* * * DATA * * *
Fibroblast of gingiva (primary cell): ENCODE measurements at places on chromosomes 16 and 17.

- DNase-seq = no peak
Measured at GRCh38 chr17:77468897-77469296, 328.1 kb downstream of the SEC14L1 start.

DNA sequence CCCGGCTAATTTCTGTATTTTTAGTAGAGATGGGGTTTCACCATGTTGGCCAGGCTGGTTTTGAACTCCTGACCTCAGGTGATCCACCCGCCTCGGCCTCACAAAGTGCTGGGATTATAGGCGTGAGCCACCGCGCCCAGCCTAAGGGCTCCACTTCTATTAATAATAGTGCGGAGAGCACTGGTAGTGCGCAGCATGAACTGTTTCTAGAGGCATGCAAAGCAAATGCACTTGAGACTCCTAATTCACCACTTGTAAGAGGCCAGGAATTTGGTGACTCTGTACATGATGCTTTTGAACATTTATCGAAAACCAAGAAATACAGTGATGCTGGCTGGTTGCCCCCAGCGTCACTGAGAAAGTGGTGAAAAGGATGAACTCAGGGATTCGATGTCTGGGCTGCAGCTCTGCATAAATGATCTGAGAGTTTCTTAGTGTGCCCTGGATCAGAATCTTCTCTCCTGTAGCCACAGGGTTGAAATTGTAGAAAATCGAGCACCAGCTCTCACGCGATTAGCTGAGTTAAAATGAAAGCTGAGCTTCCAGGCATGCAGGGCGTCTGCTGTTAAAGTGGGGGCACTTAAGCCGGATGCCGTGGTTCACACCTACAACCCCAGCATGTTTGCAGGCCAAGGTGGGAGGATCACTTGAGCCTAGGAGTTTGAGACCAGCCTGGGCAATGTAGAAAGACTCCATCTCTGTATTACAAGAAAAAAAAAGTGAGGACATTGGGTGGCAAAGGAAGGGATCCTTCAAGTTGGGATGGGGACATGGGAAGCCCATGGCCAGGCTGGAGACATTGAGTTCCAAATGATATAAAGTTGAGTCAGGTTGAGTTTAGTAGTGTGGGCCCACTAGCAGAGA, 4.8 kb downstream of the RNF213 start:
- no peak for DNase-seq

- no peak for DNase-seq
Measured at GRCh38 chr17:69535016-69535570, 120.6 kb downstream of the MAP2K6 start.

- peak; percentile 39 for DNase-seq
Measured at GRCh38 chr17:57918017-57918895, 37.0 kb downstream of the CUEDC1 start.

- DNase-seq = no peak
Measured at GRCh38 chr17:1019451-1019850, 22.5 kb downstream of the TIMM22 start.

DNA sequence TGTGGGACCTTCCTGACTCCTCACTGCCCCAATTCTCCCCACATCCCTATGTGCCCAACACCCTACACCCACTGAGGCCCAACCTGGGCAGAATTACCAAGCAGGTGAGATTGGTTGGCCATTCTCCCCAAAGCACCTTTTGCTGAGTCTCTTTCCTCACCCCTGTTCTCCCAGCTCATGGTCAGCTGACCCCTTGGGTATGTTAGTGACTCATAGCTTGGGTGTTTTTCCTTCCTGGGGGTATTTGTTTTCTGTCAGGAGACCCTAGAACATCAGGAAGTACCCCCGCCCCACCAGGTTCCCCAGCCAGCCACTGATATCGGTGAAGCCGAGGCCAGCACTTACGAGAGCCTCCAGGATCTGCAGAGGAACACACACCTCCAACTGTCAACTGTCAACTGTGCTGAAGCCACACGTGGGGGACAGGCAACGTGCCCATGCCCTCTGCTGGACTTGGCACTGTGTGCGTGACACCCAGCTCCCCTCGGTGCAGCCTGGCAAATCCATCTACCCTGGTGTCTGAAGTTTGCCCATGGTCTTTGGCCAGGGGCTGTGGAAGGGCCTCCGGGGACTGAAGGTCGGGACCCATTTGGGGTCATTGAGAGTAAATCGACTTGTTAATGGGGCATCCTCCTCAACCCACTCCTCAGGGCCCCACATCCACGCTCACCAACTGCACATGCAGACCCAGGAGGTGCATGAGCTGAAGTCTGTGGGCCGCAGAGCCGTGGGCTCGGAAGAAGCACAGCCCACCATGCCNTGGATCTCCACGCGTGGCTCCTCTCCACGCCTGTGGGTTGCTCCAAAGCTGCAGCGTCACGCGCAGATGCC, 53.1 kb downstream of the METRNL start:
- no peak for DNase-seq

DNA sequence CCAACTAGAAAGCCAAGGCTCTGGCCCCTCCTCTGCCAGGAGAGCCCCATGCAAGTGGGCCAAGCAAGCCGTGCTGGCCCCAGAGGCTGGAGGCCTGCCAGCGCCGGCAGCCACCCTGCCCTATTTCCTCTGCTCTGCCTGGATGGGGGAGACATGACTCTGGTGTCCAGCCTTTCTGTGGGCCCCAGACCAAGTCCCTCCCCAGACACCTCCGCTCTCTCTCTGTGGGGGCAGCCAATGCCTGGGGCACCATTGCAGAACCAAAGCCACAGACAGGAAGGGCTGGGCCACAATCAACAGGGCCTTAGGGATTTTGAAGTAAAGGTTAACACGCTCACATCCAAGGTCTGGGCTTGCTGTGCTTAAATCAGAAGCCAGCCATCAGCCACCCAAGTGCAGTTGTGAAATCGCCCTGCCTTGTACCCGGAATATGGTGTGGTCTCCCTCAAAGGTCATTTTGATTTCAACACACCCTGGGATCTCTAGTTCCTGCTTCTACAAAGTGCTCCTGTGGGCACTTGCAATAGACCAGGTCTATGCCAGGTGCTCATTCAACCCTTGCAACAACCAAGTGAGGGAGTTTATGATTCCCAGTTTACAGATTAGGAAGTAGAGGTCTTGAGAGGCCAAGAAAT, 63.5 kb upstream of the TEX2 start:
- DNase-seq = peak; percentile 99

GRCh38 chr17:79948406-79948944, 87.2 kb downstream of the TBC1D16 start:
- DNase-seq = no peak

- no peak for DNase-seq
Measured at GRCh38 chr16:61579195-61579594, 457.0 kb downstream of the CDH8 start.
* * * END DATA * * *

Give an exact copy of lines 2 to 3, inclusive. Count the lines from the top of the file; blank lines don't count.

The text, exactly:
- DNase-seq = no peak
Measured at GRCh38 chr17:77468897-77469296, 328.1 kb downstream of the SEC14L1 start.